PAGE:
7. Education — This is seen by virtually everyone as being the key to reducing the harm that has and will be caused by the presence of these dangerous and sometimes addicting drugs in our communities. However, it is essential that our education be truthful. Truthful education has been quite successful in reducing smoking in our country, even though it is not illegal for adults to use or possess tobacco. The same would be true for these other presently illicit drugs.
8. Drug Treatment
Rehabilitation — Various non-medicalized rehabilitation programs are discussed in this chapter: both voluntary and involuntary, public and private. And since a RAND Corporation study found that treatment programs are seven times more effective than incarceration, why are they not being more fully used?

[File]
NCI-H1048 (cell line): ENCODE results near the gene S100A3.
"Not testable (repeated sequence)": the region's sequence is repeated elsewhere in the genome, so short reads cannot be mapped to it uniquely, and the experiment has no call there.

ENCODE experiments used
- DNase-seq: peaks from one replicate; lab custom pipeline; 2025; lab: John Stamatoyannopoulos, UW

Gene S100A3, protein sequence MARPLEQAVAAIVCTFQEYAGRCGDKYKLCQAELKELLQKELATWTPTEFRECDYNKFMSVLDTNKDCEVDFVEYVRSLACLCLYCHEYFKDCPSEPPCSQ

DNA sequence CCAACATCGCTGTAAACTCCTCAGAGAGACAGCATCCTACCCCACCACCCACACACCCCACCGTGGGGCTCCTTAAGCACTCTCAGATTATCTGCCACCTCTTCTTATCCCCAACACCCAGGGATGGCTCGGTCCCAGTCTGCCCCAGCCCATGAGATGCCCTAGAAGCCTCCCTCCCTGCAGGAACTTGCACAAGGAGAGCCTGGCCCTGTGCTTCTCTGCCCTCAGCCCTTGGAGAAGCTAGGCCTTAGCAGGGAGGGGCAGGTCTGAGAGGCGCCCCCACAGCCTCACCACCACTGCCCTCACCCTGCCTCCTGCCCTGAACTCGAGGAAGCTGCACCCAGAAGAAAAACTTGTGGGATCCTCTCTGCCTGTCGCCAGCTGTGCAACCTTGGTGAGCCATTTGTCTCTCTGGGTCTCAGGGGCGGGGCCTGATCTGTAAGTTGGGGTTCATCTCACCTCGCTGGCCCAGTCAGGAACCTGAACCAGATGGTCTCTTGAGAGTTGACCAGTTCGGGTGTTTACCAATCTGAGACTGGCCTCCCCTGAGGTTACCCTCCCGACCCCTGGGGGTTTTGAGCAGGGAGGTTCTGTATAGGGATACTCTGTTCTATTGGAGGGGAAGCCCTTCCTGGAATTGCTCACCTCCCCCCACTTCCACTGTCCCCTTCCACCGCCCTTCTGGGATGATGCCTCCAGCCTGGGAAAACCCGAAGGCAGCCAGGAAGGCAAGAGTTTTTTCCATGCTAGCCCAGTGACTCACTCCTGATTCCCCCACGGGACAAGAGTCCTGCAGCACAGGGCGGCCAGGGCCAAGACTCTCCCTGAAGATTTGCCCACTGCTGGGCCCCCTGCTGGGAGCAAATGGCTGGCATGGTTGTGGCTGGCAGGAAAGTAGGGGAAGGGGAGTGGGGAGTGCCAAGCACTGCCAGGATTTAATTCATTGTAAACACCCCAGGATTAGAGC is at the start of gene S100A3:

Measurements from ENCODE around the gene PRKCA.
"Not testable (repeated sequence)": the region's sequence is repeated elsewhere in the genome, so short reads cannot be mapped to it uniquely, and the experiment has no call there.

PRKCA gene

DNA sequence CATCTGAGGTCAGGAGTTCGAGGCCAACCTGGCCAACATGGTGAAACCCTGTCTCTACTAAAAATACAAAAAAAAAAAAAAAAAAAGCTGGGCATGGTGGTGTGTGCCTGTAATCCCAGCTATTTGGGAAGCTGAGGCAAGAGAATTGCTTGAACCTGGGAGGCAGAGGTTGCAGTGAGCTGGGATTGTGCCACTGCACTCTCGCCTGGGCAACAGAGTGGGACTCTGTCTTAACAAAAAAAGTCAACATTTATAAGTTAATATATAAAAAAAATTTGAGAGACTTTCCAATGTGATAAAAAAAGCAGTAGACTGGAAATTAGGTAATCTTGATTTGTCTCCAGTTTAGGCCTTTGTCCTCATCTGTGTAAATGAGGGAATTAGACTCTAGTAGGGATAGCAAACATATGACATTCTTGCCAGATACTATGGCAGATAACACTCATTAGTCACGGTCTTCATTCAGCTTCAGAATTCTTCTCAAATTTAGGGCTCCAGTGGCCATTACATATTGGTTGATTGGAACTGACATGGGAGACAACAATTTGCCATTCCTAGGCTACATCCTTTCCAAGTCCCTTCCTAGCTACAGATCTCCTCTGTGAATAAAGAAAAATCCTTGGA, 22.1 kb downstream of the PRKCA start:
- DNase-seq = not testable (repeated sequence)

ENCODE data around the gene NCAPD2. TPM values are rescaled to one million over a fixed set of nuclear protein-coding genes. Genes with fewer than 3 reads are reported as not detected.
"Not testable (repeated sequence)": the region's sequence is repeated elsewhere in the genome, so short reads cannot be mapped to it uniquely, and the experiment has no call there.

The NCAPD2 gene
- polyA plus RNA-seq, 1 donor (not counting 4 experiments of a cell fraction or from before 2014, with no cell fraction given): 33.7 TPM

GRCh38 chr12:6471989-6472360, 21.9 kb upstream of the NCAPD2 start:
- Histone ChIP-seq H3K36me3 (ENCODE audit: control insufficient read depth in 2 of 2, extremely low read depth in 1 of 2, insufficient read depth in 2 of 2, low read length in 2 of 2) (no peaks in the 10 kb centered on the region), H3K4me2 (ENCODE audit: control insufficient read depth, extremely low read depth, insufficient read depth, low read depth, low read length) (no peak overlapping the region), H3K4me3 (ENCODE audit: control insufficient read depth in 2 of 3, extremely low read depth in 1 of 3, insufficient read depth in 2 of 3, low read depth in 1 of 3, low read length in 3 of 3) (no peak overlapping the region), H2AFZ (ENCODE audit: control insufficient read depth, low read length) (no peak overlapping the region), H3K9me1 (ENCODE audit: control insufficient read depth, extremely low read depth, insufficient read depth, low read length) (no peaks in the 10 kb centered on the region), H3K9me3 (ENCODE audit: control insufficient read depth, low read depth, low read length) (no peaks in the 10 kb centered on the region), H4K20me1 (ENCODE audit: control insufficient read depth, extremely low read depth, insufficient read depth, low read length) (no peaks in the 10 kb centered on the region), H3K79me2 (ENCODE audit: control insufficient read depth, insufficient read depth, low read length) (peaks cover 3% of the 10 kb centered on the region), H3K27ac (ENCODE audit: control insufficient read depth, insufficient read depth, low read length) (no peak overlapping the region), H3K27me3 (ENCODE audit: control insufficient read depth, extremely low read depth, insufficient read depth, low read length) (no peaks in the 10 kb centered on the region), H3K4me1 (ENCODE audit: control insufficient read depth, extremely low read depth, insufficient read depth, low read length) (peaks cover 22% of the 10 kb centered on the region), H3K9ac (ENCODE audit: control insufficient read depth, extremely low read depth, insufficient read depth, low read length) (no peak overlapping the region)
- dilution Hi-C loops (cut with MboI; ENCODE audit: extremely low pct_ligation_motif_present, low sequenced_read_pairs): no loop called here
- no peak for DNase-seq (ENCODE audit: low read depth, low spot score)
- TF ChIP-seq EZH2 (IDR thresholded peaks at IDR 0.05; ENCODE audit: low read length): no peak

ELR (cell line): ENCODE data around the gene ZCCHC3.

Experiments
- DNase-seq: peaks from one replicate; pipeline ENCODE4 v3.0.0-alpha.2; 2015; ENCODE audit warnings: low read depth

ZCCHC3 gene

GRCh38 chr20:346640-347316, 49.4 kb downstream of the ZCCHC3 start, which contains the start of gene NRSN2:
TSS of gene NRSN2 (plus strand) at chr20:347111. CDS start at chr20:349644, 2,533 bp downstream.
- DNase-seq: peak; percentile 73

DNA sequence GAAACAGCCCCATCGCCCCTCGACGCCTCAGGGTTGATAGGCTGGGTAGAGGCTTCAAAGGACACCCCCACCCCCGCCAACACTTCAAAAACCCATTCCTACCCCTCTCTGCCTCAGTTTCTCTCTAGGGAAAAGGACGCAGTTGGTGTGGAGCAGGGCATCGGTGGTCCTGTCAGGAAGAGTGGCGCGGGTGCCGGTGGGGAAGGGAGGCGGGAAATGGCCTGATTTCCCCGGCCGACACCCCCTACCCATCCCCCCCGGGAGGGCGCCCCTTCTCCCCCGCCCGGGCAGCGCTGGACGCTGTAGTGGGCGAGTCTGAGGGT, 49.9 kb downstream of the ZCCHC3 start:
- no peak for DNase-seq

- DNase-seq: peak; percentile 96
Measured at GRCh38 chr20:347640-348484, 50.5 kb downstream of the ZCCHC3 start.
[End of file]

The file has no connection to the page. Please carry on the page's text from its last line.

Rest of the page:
Needle Exchange Programs — These programs allow the exchange of a dirty syringe and needle for a clean one, with no money changing hands and no questions asked. That is all. And numbers of studies have shown that they reduce the transmission of dangerous diseases like AIDS and hepatitus, and do not increase drug usage. Many countries in Western Europe have had wonderful successes with these programs.
Drug Substitution Programs — These programs substitute one drug (such as methadone) for a drug addict's drug of choice (such as heroin), and are quite effective for some people, somewhat successful for others, and generally ineffective for many more. But the federal government's micro-managing of these programs is reducing their effectiveness for almost everyone.